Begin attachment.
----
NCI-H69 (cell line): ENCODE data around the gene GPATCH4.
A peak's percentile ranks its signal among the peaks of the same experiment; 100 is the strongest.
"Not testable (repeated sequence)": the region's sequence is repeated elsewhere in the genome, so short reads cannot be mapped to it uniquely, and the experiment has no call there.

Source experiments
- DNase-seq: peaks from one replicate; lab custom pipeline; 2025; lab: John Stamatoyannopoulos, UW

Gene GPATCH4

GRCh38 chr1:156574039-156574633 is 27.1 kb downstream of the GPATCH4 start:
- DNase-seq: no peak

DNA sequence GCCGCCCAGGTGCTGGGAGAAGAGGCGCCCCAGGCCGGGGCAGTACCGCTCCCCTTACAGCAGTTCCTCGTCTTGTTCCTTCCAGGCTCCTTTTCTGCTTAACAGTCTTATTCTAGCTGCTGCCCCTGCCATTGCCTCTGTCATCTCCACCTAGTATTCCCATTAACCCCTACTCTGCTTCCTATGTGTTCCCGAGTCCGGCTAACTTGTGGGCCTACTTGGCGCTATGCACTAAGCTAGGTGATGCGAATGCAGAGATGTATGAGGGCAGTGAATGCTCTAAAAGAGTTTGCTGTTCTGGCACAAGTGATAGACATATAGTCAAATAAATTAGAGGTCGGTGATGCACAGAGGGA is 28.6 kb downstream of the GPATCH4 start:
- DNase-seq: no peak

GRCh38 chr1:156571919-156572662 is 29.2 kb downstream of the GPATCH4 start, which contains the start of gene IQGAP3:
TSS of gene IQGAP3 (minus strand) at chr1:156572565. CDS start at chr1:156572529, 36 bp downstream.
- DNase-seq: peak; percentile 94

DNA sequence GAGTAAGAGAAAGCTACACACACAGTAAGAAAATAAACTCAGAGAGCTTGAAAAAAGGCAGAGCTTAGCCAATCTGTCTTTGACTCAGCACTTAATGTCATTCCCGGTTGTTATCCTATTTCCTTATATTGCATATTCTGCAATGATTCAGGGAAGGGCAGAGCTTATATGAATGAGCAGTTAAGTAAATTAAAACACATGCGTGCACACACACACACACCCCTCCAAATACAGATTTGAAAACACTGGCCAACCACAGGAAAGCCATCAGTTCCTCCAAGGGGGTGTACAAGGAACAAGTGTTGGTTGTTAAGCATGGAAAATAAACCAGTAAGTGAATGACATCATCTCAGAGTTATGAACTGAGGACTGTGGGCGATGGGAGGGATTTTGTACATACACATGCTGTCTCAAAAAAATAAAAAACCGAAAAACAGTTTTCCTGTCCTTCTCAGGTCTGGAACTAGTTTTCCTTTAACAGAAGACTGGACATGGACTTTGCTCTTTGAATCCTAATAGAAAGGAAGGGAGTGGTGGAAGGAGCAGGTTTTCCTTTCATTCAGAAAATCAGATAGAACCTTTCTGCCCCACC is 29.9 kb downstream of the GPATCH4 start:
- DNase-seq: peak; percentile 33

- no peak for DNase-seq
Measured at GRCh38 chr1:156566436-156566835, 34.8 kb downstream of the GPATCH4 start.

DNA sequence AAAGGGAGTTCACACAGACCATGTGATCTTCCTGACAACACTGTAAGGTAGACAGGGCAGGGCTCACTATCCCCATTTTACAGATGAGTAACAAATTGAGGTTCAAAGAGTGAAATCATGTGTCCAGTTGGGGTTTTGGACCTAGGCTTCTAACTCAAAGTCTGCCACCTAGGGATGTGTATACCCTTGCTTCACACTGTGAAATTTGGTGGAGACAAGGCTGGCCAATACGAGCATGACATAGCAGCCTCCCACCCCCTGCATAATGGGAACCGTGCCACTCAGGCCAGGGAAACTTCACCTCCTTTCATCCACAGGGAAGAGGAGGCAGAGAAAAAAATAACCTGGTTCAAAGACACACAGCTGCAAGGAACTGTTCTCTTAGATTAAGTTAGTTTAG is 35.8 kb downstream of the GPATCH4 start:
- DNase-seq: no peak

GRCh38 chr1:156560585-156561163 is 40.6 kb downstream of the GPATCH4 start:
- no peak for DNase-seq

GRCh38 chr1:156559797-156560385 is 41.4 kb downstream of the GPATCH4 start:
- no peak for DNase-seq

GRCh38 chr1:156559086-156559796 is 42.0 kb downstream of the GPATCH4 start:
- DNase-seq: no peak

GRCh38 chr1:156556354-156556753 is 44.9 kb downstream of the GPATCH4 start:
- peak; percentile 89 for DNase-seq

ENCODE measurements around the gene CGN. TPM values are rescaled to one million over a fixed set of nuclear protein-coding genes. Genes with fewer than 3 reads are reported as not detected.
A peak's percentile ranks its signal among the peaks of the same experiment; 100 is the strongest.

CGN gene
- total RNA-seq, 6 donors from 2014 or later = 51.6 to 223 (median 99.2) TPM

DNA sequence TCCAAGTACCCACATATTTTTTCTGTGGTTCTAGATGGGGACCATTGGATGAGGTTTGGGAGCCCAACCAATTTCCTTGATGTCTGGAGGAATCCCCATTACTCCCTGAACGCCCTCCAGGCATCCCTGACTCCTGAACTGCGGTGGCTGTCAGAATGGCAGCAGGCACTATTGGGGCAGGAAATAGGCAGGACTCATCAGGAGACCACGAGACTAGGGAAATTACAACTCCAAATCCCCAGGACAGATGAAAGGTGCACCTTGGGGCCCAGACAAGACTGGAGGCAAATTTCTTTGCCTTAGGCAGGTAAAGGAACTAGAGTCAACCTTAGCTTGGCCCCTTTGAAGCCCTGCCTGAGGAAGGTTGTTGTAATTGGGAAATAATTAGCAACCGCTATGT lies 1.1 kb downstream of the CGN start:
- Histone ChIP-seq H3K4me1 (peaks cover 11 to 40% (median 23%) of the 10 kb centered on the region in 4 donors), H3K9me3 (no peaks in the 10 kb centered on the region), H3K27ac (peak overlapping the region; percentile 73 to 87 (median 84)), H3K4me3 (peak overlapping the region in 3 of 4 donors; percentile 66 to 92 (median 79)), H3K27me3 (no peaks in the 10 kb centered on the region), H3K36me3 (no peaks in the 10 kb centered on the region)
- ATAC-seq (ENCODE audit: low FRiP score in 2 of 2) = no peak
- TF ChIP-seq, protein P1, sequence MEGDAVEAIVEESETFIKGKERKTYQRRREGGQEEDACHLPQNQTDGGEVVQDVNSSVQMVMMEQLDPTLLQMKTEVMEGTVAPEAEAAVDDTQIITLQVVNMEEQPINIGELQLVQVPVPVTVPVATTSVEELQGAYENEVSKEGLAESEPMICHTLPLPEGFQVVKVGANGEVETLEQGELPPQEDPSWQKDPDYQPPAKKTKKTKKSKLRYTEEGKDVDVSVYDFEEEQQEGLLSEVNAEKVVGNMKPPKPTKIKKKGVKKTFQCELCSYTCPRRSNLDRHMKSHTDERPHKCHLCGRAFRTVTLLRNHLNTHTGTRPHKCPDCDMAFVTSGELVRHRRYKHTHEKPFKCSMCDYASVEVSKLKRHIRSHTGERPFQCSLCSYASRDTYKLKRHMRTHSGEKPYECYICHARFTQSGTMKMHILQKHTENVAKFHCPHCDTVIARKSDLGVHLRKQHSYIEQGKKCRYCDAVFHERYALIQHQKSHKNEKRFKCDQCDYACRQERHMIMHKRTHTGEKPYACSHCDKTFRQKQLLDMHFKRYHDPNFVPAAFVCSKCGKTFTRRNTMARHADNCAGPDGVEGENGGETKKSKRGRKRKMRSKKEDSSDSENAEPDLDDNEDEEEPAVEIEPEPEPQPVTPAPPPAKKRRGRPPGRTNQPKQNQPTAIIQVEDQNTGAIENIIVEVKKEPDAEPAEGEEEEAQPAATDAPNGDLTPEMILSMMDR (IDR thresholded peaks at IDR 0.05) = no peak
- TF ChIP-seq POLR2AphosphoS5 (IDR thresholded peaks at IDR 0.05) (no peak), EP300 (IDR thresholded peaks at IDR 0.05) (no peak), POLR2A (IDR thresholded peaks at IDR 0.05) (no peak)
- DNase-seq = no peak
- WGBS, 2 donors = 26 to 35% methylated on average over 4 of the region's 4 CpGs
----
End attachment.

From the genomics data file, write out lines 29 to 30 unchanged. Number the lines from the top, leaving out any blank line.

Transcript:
A peak's percentile ranks its signal among the peaks of the same experiment; 100 is the strongest.

CGN gene